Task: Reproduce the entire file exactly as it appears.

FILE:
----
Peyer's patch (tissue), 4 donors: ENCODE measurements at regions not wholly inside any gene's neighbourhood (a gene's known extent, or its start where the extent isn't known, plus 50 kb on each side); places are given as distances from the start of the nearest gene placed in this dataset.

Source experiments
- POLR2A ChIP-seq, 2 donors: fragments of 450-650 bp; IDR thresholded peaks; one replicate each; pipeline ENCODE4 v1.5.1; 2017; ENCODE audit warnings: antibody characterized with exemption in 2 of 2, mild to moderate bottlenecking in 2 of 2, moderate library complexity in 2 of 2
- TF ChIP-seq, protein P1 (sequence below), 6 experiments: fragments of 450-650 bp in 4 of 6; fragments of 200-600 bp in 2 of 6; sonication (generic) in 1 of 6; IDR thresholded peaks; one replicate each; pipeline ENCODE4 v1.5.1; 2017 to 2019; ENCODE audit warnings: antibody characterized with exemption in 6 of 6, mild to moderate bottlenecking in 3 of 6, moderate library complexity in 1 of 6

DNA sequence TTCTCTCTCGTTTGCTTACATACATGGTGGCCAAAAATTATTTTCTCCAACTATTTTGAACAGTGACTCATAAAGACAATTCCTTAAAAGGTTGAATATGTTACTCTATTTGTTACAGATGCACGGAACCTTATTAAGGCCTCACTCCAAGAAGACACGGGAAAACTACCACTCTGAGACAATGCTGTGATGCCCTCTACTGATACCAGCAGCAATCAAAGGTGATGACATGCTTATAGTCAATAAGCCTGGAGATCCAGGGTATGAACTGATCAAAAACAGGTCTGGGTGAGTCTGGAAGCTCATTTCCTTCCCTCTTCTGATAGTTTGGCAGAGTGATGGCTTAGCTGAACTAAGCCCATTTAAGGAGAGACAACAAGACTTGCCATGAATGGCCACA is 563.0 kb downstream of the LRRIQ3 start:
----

Peyer's patch (tissue), 4 donors: ENCODE measurements at regions not wholly inside any gene's neighbourhood (a gene's known extent, or its start where the extent isn't known, plus 50 kb on each side); places are given as distances from the start of the nearest gene placed in this dataset.

Source experiments
- POLR2A ChIP-seq, 2 donors: fragments of 450-650 bp; IDR thresholded peaks; one replicate each; pipeline ENCODE4 v1.5.1; 2017; ENCODE audit warnings: antibody characterized with exemption in 2 of 2, mild to moderate bottlenecking in 2 of 2, moderate library complexity in 2 of 2
- TF ChIP-seq, protein P1 (sequence below), 6 experiments: fragments of 450-650 bp in 4 of 6; fragments of 200-600 bp in 2 of 6; sonication (generic) in 1 of 6; IDR thresholded peaks; one replicate each; pipeline ENCODE4 v1.5.1; 2017 to 2019; ENCODE audit warnings: antibody characterized with exemption in 6 of 6, mild to moderate bottlenecking in 3 of 6, moderate library complexity in 1 of 6

DNA sequence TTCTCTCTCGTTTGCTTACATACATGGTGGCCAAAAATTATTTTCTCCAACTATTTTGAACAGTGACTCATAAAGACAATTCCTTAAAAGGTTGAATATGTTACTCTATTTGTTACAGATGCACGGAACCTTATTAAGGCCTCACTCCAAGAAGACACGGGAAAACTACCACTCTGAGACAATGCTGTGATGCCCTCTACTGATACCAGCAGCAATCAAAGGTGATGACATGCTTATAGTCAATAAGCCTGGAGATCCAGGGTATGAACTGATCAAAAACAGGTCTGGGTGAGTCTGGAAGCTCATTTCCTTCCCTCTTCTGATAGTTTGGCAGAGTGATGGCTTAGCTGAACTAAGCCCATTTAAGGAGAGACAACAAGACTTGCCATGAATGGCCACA is 563.0 kb downstream of the LRRIQ3 start: